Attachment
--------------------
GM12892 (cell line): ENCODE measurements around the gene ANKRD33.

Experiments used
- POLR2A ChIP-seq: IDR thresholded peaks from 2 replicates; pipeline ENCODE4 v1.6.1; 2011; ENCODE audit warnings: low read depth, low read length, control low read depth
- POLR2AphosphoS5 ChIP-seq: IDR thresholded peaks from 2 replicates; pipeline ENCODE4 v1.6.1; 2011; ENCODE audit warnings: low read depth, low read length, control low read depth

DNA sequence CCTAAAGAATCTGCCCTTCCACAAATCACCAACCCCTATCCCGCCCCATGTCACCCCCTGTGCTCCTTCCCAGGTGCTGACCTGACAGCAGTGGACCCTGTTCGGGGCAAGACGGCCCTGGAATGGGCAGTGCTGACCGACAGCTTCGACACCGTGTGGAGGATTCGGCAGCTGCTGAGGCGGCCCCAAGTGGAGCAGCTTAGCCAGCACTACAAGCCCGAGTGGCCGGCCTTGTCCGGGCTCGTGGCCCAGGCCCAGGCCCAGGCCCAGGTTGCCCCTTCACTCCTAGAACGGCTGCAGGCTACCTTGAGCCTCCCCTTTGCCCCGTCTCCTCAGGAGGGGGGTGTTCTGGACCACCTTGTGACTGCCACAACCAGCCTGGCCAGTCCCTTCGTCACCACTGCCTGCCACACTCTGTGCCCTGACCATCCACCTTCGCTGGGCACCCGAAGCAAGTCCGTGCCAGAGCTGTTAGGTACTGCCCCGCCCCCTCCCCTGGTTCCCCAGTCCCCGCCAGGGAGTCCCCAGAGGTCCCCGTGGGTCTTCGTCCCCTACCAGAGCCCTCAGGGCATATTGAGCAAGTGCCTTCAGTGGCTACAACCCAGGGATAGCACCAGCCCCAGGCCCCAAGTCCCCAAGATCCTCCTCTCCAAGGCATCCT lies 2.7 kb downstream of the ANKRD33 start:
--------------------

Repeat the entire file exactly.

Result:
GM12892 (cell line): ENCODE measurements around the gene ANKRD33.

Experiments used
- POLR2A ChIP-seq: IDR thresholded peaks from 2 replicates; pipeline ENCODE4 v1.6.1; 2011; ENCODE audit warnings: low read depth, low read length, control low read depth
- POLR2AphosphoS5 ChIP-seq: IDR thresholded peaks from 2 replicates; pipeline ENCODE4 v1.6.1; 2011; ENCODE audit warnings: low read depth, low read length, control low read depth

DNA sequence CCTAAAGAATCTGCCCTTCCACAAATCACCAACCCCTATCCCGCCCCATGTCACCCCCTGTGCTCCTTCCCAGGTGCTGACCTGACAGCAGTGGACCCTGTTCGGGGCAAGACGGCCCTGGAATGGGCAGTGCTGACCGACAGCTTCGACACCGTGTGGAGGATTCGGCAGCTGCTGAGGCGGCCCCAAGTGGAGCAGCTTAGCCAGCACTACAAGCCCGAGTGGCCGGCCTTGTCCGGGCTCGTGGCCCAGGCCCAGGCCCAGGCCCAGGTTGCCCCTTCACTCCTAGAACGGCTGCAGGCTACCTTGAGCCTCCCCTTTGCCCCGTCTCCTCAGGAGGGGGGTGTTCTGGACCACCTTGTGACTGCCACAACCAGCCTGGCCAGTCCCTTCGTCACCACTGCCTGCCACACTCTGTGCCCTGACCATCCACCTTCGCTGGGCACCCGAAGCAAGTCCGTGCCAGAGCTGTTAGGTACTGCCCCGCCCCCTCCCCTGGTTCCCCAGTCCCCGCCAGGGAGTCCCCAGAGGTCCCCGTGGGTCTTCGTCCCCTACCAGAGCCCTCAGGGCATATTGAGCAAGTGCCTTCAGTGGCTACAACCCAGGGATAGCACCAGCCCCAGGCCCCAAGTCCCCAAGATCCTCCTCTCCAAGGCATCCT lies 2.7 kb downstream of the ANKRD33 start: